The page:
The provisions of the agreement open a legal avenue for Turkey to act in Syria, with the full agreement of Russia. The Adana agreement lasted until 2011, when Turkish support for the Syrian opposition in the context of the civil war ended goodwill between the two countries and the Syrian government again began to support Kurdish groups to counterbalance Turkish efforts in Syria.  The Syrian government said that Turkey had violated the understanding of the agreement by arming rebel groups inside Syria.  In 2012, Turkish officials accused the Syrian government of directly supporting the PKK.  He added that Ankara could use the Adana Agreement to legally justify Turkish operations inside Syria, as Syria was obliged, under the 1998 agreement, to prevent Kurdish fighters from using its territory as the scene of attacks inside Turkey. „Syria, on the basis of the principle of reciprocity, will not allow activities that depart from its territory and are supposed to jeopardize Turkey`s security and stability. Syria will not allow the supply of PKK weapons, logistical equipment, financial support and propaganda activities on its territory,“ an article in the agreement said. On 9 August 2011, the BBC and other news websites reported that Turkey had sent its foreign minister, Ahmet Davutoglu, to Syria to send a „hard“ message to the government. Erdogan said he was getting impatient with the „savageness“ of Bashar al-Assad`s government.  Ahmet Davutoglu also announced: „We are totally suspending all these trade relations, all agreements between Turkey and Syria have been suspended.“ The Adana agreement, signed by Turkey and Syria on 20 October 1998, was the most critical topic on the agenda of the meeting between Turkish President Recep Tayyip Erdogan and Russian President Vladimir Putin on 23 January.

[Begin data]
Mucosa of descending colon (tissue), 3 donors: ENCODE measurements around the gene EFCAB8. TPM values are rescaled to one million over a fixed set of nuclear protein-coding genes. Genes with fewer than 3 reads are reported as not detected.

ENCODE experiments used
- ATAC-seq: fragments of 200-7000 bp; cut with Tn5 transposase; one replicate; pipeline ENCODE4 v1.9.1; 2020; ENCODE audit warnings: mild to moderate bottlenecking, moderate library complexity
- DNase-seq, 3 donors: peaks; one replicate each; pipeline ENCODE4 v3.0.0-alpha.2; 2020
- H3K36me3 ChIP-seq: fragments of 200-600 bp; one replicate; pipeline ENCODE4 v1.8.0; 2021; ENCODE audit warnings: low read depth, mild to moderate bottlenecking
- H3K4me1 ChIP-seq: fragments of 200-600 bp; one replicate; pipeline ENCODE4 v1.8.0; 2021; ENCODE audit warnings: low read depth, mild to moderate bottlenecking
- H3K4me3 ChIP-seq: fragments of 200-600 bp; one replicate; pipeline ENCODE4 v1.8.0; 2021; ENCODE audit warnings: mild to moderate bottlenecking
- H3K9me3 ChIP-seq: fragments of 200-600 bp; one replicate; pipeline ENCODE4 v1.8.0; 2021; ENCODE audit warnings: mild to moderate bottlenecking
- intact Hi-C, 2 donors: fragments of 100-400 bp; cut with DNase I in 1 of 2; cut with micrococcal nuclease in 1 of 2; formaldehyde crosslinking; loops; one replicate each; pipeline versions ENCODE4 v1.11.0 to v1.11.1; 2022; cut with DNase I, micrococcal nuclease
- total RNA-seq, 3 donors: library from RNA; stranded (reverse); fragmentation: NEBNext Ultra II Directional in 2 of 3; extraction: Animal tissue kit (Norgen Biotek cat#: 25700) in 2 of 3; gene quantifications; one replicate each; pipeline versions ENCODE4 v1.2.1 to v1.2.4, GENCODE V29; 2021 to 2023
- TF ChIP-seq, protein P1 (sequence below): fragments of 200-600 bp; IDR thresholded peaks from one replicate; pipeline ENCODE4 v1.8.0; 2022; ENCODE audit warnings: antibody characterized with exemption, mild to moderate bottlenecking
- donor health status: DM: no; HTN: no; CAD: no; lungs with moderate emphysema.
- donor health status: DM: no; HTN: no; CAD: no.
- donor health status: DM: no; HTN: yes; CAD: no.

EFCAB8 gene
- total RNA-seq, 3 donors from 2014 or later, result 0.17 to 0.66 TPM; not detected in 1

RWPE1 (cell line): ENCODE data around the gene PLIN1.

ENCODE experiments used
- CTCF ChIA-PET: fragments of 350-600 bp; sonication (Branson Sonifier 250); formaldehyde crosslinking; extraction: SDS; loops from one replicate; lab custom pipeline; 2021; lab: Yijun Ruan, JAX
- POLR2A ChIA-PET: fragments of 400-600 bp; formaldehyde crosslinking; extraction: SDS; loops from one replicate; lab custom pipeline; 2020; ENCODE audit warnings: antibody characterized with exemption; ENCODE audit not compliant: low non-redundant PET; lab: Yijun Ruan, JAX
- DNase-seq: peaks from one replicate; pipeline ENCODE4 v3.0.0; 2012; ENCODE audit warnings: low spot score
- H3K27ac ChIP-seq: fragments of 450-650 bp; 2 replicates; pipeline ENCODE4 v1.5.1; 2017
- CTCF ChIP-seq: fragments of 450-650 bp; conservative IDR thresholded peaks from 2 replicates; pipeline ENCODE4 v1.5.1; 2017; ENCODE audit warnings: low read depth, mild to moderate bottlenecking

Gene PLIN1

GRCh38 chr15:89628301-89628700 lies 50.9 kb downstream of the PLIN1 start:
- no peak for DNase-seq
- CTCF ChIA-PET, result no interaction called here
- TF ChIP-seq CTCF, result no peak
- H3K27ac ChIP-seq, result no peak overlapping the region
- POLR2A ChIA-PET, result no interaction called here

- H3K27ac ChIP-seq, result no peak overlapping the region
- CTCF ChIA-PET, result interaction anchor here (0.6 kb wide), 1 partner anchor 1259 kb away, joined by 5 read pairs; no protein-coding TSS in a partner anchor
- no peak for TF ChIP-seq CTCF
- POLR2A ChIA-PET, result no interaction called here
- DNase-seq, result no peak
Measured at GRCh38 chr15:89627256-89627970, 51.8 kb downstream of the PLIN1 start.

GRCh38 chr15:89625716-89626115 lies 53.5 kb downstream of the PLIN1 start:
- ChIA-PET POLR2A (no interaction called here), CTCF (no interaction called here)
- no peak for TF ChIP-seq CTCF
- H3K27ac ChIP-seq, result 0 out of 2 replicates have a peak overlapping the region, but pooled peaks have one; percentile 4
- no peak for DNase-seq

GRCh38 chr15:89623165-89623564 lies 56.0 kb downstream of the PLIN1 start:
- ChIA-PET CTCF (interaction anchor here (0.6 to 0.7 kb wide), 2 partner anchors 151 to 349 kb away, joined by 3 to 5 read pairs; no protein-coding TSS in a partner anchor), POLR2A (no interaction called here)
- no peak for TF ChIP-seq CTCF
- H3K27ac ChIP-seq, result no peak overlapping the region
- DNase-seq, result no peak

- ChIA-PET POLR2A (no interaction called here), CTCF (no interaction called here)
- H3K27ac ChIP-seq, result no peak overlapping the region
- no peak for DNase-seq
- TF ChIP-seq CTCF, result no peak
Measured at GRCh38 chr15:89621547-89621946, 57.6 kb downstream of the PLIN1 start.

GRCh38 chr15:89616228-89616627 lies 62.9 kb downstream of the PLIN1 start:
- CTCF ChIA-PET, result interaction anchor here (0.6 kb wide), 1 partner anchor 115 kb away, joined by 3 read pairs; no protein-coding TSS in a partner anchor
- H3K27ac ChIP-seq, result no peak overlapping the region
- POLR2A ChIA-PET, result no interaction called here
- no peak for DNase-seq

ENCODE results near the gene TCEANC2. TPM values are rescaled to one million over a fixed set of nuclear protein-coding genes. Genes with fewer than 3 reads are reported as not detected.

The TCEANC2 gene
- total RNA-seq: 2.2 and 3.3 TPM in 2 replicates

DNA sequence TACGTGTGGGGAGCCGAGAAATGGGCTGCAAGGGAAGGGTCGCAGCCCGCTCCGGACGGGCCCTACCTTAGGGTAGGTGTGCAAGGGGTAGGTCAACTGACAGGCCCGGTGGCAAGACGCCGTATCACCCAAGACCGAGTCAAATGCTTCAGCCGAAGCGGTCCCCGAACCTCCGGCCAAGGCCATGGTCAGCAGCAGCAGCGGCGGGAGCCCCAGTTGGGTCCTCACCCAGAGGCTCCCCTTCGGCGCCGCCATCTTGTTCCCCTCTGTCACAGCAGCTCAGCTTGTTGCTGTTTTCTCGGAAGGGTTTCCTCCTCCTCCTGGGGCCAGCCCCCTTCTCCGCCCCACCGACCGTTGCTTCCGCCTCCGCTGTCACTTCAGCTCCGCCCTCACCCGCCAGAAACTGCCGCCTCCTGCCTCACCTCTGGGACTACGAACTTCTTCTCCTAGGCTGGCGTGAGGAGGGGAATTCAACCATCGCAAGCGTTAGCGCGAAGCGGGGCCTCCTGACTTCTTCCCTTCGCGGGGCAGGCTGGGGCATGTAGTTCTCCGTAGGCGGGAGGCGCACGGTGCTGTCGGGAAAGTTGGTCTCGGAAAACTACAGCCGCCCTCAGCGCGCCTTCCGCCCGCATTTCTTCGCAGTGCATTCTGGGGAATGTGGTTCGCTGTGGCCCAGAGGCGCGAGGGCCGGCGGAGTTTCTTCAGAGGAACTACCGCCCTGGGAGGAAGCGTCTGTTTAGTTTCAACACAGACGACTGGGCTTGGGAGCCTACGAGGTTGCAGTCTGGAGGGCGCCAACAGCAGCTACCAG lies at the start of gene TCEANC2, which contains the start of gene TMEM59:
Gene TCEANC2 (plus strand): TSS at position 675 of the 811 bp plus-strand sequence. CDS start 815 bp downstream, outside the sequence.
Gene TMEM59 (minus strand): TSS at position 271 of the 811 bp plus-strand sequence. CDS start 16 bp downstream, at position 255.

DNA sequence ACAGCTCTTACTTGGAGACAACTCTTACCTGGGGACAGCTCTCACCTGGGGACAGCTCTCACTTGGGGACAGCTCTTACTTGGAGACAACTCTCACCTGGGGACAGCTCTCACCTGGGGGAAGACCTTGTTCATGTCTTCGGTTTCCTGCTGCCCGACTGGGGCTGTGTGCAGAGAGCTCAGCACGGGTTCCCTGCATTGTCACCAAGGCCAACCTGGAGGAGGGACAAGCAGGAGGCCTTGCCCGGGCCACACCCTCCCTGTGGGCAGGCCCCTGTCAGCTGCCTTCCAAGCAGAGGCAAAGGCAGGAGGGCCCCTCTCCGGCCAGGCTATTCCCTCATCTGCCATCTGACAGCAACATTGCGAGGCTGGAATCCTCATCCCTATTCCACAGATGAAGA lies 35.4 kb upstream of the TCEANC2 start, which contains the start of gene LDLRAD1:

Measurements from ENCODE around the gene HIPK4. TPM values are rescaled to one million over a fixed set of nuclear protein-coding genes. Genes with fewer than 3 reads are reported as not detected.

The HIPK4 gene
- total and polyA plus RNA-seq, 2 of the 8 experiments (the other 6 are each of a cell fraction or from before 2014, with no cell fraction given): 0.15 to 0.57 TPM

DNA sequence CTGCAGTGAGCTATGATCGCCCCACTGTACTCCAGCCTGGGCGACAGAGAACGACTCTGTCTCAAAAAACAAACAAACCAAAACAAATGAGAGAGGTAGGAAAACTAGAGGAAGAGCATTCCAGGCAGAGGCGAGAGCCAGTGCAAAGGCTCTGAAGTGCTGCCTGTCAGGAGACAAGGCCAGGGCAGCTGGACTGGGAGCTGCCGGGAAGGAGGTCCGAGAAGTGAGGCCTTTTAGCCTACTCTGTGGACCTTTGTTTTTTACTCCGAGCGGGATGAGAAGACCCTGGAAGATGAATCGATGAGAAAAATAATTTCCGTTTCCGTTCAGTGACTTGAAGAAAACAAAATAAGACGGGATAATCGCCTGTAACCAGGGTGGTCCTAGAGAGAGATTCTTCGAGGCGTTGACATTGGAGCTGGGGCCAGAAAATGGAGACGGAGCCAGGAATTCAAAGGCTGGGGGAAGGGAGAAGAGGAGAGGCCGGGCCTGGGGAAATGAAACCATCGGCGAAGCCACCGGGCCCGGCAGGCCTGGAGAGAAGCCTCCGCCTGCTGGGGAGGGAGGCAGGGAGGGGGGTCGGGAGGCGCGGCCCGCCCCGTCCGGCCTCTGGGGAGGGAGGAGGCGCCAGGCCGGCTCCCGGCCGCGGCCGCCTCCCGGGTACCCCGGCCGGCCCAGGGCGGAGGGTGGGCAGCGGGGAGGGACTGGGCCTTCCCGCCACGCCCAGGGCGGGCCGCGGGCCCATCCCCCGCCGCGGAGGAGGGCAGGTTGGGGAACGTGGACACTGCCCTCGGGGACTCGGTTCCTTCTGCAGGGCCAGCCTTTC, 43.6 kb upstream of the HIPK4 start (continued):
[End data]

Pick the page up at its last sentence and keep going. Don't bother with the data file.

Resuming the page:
The two heads of state and government discussed the agreement at their joint press conference. Putin stressed that the 20-year-old agreement between Ankara and Damascus remained binding, while Erdogan stressed its importance and said Turkey would keep it on its agenda. It was the first meeting between the two heads of state since the announcement of the U.S. decision to withdraw its troops from Syria. That is why their discussions were already important – and the issue of the Adana agreement became even more important. What is this 1998 agreement and why is it back on the agenda after seven years of conflict in Syria? The Adana agreement was signed at a time when relations between Turkey and Syria were tense and neighbours were on the brink of war.